BookLust Twist: From Book Lust in the chapter, “Lady Travelers” (p 143). I am excited to think I will be reading some of Freya’s own works (eventually), – from this same chapter. Maybe next year.


Continent for the Taking

img_4235French, Howard W. A Continent for the Taking: The Tragedy and Hope of Africa. New York: Alfred A Knopf, 2004.

Howard French’s portrayal of Africa is both professional and passionate. He is scholarly and sentimental. There is a deep knowledge about, and an undeniable kinship with, this continent yet French is able to objectively portray it all. He takes the reader through the events of horrific genocide as well as the equally deadly outbreaks of AIDS and Ebola diseases. French skillfully demonstrates how political infrastructures prove to be volatile and fragile yet Africa’s deep seeded cultural roots remain unfailing.

For me, this was a hard read. I simply couldn’t wrap my brain around the threat of senseless violence everyone, regardless of race, age, caste, or sex, had to endure. When these attacks rained down no one was safe. Survival depended on the ability to outwit, outrun, outhide the attacker.

Passages that struck:
“For Mariam, Africa would forever be home, the place where she returned to recharge” (p 5). Despite its unflinching violence, political unrest, and never-ending poverty there is an allure.
“The advantage of a good travel companion goes beyond plain company; his real value is in the kind of moral encouragement he provides…” (p 83).

BookLust Twist: From More Book Lust in the chapter called, “Africa: A Reader’s Itinerary” (p 4).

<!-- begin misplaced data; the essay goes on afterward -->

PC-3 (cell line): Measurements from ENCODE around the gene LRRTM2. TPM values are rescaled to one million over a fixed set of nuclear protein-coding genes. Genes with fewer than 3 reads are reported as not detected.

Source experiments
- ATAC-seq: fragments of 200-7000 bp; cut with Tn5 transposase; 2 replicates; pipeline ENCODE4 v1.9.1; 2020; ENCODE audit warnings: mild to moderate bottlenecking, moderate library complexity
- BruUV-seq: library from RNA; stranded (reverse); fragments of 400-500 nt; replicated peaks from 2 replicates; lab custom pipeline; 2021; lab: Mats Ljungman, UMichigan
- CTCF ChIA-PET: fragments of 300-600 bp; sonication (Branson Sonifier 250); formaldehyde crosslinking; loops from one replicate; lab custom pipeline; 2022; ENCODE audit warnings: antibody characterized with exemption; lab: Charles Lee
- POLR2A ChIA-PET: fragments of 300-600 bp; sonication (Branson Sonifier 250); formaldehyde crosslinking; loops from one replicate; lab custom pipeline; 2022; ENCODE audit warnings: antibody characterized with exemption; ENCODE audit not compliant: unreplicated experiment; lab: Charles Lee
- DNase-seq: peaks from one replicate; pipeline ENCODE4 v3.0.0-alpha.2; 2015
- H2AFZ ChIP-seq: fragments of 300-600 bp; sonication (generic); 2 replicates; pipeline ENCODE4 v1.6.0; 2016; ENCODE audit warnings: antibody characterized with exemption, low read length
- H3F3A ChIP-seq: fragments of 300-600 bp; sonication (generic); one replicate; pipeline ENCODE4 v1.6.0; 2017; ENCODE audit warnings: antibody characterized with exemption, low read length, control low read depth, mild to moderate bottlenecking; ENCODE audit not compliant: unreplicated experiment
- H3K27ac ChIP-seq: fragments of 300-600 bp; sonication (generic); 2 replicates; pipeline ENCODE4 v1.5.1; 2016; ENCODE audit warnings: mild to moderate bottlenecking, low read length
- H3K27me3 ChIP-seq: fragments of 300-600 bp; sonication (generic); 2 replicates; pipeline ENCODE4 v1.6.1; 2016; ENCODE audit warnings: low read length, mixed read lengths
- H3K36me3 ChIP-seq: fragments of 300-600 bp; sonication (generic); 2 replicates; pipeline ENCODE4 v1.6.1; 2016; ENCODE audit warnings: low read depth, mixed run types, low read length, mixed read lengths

Bridge to Terabithia

Paterson, Katherine. Bridge to Terabithia. New York: Crowell, 1977.

I remember reading this in grade school. No, I take that back. Someone read it to me as “quiet time” in grade school. Then, the movie came out. When Kisa rented it I discovered I had been mispronouncing “terabithia” for years (tera-beeth-ia instead of tera-bith-ia). Not my fault since someone else read it that way.

One of the problems of seeing a movie and then reading the book is the danger of making comparisons to the visuals on the big screen. Because I couldn’t remember the plot from 32 years ago that’s what happened to me. I kept seeing the movie in my mind as I read the words. Either way, it’s a really cute story.

Jesse Aaron is a loner who lives inside his little world of solitude and art. His family is large and boisterous and often times, Jesse doesn’t feel understood by anyone, especially having three sisters. When Leslie Burke moves in next door Jesse is determined to ignore her, too. Soon he discovers they have more in common than he would like to admit. Leslie is creative, smart and a tomboy who can run faster than he can. Eventually they are inseparable friends. Jesse learns more than he bargains for by befriending Leslie.